Take a look again at that New York Times story about Steve Schmidt. The business with the nice house along the shores of "the glassine lake ringed by snow-dusted mountains, the late-morning quiet.… riding around the lake in his S.U.V., wandering a pristine beach, puttering around his office, and enjoying a long wine-soaked dinner as the sun set over the lake."

Who pays for all of that?

Answer: You do. You pay the taxes, and the taxes fuel the growth of government.

What Mr. Schmidt does -- and by no means is he alone -- is depend on the growth of government to so entangle the private sector that it needs people like Steve Schmidt to simply stay alive. So when it comes to candidates -- or talk radio hosts or the Tea Party or anybody that wants to take an axe to the insatiable beast that demands your tax dollars -- Schmidt and company will use their Establishment podiums to go after them.

Just take a look at this Public Affairs section of the website for Edelman , the global PR and lobbying company that Schmidt earns his money from as "Vice Chairman, Public Affairs." What is it that they communicate to the world? Note: the key words I have put in bold print.

Edelman's Public Affairs division is all about helping

….clients navigate a complex environment where multiple stakeholders are influencing decisions that impact our clients' abilities to operate and grow.

With over 300 professionals throughout our global network, we design programs to address legislative and regulatory matters, position litigation and influence public opinion by engaging key opinion leaders from elite media to civil society to policymakers. Working together, we help clients manage both issues and reputations -- earning the trust that engenders the license to lead.

In other words, without the Leviathan, Steve Schmidt (and lots of other people) are out of a job. There will be no Schmidt SUV prowling the shores of "the glassine lake ringed by snow-dusted mountains," no "wandering a pristine beach" or "enjoying a long wine-soaked dinner as the sun set over the lake."

Ditto with Mike Murphy's version of this.

Notably, one of the client's at Murphy's Navigators Global is not just the usual corporate client needing help to slash through the Washington jungle.

No, who comes calling seeking Murphy's help? That would be NPR. That's right. NPR of firing Juan Williams fame. What does NPR want? Why, help with all those mean Republican House and Senate members who are determined to cut NPR's federal purse strings and shove them out into the private sector.

Thereby saving the taxpayer a nickel or two, however small that portion of a $16 trillion debt may be.

See the problem?

These guys -- and their well-paid life styles -- literally depend on electing candidates who are decidedly not, in Murphy's words, "right out of Rush Limbaugh's dream journal." The absolute last thing they need disrupting their life styles is "people calling for revolution and [making] these extreme statements…. it's time for Republican elected leaders to stand up and to repudiate this nonsense, and to repudiate it directly."

This is why Steve Schmidt uses his MSNBC time to also say:

Our elected leaders are scared to death of the conservative entertainment complex, the shrill and divisive voices that are bombastic and broadcasting out into the homes.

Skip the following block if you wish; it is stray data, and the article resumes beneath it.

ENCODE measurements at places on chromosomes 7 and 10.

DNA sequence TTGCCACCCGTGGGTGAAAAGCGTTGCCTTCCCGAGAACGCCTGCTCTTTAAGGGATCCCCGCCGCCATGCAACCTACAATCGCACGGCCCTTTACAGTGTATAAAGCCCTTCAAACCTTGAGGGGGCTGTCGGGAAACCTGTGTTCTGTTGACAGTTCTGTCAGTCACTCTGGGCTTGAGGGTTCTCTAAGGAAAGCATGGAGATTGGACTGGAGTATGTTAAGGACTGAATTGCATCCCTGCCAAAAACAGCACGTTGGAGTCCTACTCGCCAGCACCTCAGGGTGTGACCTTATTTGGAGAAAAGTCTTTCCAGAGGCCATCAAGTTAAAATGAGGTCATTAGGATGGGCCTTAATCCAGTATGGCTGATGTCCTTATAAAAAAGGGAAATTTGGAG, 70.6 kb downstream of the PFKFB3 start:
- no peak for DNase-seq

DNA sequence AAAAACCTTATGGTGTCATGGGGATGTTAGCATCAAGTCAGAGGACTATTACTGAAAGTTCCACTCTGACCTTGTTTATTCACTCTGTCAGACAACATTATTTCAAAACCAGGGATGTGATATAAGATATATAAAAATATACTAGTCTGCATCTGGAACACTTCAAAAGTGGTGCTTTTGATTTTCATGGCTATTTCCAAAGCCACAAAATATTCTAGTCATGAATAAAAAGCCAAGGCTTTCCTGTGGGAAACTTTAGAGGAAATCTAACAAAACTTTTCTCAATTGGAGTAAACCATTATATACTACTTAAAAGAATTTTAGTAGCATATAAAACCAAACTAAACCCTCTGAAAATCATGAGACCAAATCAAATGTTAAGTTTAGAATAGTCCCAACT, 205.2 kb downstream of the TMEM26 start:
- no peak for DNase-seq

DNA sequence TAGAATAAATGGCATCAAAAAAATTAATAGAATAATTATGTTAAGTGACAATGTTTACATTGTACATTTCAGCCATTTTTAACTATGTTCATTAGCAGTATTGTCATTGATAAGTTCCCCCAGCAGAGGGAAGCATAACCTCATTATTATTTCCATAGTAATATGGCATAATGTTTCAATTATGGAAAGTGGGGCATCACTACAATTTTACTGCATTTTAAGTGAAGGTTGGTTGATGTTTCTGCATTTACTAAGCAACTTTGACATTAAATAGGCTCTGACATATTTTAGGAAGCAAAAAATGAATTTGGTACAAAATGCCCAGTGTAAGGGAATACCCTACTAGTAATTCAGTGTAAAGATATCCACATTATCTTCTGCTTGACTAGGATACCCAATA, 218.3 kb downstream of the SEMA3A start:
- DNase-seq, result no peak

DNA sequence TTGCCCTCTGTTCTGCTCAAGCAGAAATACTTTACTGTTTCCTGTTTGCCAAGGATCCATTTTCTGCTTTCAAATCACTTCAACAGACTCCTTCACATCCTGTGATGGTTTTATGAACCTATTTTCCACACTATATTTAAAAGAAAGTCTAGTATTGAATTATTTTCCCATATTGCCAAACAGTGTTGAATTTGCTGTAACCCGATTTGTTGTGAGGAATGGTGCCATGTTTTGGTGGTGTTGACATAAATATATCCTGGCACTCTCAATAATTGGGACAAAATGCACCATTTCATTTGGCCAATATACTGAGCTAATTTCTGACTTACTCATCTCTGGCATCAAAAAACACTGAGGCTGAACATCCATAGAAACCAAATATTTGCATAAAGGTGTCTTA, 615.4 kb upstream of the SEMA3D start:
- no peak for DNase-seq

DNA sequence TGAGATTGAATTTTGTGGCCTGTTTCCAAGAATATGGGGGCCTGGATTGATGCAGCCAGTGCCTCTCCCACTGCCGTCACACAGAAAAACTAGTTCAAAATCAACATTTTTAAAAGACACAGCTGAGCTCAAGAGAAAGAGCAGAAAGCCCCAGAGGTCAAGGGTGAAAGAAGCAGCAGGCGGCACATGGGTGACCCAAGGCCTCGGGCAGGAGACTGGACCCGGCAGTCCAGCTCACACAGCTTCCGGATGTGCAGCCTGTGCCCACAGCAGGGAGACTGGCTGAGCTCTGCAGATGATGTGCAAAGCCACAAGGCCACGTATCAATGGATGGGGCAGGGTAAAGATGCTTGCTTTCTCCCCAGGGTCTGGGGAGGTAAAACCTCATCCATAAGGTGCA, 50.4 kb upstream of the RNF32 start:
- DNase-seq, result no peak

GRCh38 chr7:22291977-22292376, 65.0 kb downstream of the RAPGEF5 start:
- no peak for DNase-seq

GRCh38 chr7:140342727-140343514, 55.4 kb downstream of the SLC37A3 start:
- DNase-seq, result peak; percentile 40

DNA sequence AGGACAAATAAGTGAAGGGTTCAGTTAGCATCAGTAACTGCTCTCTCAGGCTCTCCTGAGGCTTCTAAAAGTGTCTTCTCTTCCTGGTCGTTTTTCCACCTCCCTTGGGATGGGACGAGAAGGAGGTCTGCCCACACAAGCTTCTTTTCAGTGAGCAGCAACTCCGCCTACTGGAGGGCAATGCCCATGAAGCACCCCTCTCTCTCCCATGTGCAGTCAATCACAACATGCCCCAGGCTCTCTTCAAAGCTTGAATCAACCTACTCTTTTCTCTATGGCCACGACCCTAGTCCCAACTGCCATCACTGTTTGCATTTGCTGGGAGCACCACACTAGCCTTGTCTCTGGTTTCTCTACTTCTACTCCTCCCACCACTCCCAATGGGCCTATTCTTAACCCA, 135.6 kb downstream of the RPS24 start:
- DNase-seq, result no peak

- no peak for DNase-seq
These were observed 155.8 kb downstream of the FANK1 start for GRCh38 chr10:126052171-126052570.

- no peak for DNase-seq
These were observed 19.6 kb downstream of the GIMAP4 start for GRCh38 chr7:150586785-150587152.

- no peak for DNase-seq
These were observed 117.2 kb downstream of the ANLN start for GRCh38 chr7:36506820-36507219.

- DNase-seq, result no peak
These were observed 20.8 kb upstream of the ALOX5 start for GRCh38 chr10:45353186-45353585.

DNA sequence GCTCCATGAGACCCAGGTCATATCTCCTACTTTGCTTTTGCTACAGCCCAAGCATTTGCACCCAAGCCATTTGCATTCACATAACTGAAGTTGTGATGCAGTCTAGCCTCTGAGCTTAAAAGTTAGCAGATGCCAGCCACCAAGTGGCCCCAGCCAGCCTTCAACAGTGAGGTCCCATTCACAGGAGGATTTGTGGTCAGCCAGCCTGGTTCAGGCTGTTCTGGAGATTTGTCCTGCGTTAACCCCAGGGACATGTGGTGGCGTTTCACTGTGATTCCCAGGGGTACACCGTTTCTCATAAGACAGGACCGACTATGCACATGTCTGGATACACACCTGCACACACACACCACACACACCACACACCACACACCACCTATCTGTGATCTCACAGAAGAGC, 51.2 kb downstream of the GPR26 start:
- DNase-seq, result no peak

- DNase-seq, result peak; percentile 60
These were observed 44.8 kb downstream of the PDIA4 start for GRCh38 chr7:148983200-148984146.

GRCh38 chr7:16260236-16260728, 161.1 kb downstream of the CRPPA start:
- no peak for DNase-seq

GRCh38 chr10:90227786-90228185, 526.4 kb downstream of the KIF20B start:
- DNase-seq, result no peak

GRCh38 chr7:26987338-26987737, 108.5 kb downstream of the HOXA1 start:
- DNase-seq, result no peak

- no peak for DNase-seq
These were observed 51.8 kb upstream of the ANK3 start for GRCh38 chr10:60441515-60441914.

And who is it that is the most famous "shrill and divisive" voice in the land? Why, in the Schmidt worldview, that would of course be Rush. As he quite specifically says here and here on MSNBC.

Why is this?

Because Rush Limbaugh and what Schmidt disdains as the "conservative entertainment complex" is a direct threat to Schmidt's life-style on "the glassine lake ringed by snow-dusted mountains" not to mention those "long wine-soaked" dinners "as the sun set over the lake."

All of which comes directly from the cornucopia that is the political consultant-big government complex.

And Rush isn't the only one Schmidt disdains. He's famously not a fan of McCain's running mate, former Governor Palin. Or Donald Trump. It is no accident that both Palin and Trump have the same disdain for the political consultant-big government complex as well.

What's interesting here in light of the latest defeat of yet another moderate presidential candidate is that complaints are beginning to surface about the GOP consultant class, who, as Rush noted, get paid well no matter the results. With consultants escaping responsibility not only for losing campaigns but for the results of winning campaigns. Case in point: the governorship of Arnold Schwarzenegger -- whose first campaign was a Mike Murphy moment and whose re-election was Schmidt's "triumph." To borrow from Ronald Reagan, California was not left better off after the election of Murphy and Schmidt's client.

Peggy Noonan over at the Wall Street Journal recently spoke at length with an unnamed GOP senator who had this to say about the GOP's political consultant problem. While neither Murphy nor Schmidt were mentioned, they are in fact emblematic of the senator's point:

As a former and likely future candidate, the senator is sensitive about the amount of blame going to unsatisfactory candidates. "There's something in that," but if you want to aim at a larger and more recurring problem, "this professional political and campaign class is the real culprit. They're just there to get a cut of the billions spent. Candidates come and go [to them]. That's why they love self-funders" -- wealthy candidates. "You don't even have to get 'em to the fundraisers! We have a real problem with this whole political campaign class. They just have to be purged."